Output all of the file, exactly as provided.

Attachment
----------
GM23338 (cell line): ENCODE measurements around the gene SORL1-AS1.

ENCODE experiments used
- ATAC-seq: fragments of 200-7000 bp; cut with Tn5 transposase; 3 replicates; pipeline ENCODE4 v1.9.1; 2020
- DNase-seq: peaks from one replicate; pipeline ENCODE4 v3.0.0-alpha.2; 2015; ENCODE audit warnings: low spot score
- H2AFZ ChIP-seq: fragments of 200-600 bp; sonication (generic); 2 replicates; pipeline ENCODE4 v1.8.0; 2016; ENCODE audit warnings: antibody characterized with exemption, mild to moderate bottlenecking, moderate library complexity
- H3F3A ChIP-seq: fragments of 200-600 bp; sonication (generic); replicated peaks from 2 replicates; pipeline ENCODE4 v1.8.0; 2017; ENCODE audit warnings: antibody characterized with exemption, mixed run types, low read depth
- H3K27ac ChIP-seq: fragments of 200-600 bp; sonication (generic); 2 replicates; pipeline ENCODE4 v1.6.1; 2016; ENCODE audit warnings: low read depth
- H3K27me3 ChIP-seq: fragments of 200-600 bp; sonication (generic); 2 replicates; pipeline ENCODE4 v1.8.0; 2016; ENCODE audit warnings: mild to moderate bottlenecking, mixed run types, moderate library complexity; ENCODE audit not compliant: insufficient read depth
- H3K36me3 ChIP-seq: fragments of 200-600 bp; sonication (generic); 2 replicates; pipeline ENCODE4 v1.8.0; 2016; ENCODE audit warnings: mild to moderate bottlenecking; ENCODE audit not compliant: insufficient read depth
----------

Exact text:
GM23338 (cell line): ENCODE measurements around the gene SORL1-AS1.

ENCODE experiments used
- ATAC-seq: fragments of 200-7000 bp; cut with Tn5 transposase; 3 replicates; pipeline ENCODE4 v1.9.1; 2020
- DNase-seq: peaks from one replicate; pipeline ENCODE4 v3.0.0-alpha.2; 2015; ENCODE audit warnings: low spot score
- H2AFZ ChIP-seq: fragments of 200-600 bp; sonication (generic); 2 replicates; pipeline ENCODE4 v1.8.0; 2016; ENCODE audit warnings: antibody characterized with exemption, mild to moderate bottlenecking, moderate library complexity
- H3F3A ChIP-seq: fragments of 200-600 bp; sonication (generic); replicated peaks from 2 replicates; pipeline ENCODE4 v1.8.0; 2017; ENCODE audit warnings: antibody characterized with exemption, mixed run types, low read depth
- H3K27ac ChIP-seq: fragments of 200-600 bp; sonication (generic); 2 replicates; pipeline ENCODE4 v1.6.1; 2016; ENCODE audit warnings: low read depth
- H3K27me3 ChIP-seq: fragments of 200-600 bp; sonication (generic); 2 replicates; pipeline ENCODE4 v1.8.0; 2016; ENCODE audit warnings: mild to moderate bottlenecking, mixed run types, moderate library complexity; ENCODE audit not compliant: insufficient read depth
- H3K36me3 ChIP-seq: fragments of 200-600 bp; sonication (generic); 2 replicates; pipeline ENCODE4 v1.8.0; 2016; ENCODE audit warnings: mild to moderate bottlenecking; ENCODE audit not compliant: insufficient read depth